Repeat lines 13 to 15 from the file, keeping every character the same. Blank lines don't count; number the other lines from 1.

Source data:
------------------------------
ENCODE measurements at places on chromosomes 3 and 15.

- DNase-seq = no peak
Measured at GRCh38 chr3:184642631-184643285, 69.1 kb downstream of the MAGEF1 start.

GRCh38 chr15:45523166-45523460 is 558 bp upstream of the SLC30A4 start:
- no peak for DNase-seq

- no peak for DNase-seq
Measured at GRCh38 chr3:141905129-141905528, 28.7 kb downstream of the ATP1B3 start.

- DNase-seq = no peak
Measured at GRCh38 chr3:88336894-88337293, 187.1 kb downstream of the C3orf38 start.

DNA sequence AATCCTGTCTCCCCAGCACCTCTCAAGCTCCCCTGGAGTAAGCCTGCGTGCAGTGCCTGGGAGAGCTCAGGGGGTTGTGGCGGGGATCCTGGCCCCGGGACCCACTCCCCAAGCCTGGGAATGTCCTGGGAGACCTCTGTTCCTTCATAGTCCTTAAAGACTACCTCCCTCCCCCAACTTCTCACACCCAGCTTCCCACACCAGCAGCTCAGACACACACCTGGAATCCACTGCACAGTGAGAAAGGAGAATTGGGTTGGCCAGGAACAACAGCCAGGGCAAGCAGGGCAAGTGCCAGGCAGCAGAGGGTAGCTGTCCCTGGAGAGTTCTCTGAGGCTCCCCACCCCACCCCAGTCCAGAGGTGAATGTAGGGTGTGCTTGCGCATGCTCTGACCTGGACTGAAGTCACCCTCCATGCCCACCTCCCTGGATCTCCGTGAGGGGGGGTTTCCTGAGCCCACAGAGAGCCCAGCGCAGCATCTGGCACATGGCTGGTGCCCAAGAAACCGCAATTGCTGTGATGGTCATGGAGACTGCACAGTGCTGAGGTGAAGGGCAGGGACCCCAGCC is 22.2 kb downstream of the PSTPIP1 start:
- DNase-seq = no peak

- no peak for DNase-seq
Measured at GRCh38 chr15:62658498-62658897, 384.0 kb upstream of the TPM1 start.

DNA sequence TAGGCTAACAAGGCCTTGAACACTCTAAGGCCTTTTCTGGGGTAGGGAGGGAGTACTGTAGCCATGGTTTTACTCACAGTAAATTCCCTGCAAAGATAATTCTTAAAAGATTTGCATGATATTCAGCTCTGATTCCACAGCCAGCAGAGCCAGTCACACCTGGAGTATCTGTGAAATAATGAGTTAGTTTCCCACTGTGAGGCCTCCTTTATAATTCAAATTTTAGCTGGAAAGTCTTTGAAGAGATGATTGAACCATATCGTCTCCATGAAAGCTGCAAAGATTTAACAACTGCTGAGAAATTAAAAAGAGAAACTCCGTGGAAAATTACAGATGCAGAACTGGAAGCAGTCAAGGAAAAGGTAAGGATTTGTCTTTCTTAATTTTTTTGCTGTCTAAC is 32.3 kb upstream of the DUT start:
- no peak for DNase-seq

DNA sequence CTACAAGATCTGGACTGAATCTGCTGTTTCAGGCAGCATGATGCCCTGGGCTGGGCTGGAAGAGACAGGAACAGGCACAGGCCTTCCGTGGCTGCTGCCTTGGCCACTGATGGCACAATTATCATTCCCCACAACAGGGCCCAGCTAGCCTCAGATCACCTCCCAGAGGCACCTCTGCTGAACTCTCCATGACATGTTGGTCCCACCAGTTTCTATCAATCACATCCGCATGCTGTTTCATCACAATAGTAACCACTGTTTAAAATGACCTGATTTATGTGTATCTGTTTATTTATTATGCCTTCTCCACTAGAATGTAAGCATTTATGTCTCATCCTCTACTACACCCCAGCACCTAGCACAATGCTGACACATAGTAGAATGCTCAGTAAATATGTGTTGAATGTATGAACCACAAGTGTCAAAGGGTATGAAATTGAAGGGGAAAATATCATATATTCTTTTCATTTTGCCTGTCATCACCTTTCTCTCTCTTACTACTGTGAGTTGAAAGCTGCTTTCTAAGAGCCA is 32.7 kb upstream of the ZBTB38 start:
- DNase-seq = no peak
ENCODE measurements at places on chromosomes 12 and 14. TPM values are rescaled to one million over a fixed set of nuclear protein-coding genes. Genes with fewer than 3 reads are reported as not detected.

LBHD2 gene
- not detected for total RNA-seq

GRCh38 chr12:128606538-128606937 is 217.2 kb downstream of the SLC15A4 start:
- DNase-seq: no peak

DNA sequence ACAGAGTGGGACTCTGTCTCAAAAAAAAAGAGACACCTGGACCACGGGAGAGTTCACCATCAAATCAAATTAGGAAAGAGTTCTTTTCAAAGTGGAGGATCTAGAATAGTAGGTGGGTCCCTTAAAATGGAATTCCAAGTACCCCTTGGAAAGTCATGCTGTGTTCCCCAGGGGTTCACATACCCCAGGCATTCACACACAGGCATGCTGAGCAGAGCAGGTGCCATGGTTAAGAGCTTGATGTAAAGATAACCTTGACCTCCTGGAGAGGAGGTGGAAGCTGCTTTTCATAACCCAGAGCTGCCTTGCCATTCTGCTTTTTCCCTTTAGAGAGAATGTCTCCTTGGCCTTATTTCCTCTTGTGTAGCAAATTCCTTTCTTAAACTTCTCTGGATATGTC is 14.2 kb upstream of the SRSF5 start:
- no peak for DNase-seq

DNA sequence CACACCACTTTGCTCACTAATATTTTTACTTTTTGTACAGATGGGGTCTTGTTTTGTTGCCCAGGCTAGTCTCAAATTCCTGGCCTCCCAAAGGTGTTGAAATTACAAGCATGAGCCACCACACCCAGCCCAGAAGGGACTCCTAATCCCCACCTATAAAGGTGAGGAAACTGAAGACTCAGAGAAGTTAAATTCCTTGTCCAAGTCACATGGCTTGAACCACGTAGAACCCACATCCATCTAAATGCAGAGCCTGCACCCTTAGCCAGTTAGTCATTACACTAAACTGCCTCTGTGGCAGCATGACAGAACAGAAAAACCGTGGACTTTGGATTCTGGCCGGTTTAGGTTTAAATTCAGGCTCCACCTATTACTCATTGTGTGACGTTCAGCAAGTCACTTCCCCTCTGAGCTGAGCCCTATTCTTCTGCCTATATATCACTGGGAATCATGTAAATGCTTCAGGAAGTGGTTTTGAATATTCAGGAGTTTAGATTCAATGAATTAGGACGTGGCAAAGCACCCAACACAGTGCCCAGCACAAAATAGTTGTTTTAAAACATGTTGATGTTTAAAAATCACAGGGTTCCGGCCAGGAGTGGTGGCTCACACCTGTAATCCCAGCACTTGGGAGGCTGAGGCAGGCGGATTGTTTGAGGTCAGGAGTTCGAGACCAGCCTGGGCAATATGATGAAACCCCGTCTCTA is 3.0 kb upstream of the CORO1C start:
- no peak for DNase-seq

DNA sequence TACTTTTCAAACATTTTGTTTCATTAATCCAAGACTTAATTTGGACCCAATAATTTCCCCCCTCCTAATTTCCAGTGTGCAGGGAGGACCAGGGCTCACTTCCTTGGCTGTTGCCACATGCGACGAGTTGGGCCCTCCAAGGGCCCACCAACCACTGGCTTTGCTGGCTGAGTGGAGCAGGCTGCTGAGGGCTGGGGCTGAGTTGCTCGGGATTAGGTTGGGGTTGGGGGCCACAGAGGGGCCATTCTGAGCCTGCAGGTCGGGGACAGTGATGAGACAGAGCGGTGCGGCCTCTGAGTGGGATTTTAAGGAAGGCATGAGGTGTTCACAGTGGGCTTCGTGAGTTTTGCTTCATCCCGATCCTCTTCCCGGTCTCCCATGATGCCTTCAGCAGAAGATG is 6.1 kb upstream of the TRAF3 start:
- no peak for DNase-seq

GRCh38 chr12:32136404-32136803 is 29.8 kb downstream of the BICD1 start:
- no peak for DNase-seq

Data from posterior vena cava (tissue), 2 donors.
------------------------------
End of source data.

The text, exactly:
Measured at GRCh38 chr15:62658498-62658897, 384.0 kb upstream of the TPM1 start.

DNA sequence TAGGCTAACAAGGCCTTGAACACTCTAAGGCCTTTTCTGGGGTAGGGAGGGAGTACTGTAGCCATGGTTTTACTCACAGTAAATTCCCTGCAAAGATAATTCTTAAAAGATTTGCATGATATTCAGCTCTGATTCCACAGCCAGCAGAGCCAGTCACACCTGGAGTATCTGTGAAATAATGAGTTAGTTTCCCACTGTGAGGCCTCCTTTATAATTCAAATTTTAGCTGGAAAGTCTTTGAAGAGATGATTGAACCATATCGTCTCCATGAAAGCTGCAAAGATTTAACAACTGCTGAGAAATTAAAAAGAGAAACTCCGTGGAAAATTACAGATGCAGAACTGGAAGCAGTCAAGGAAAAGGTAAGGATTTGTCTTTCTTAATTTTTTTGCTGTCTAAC is 32.3 kb upstream of the DUT start:
- no peak for DNase-seq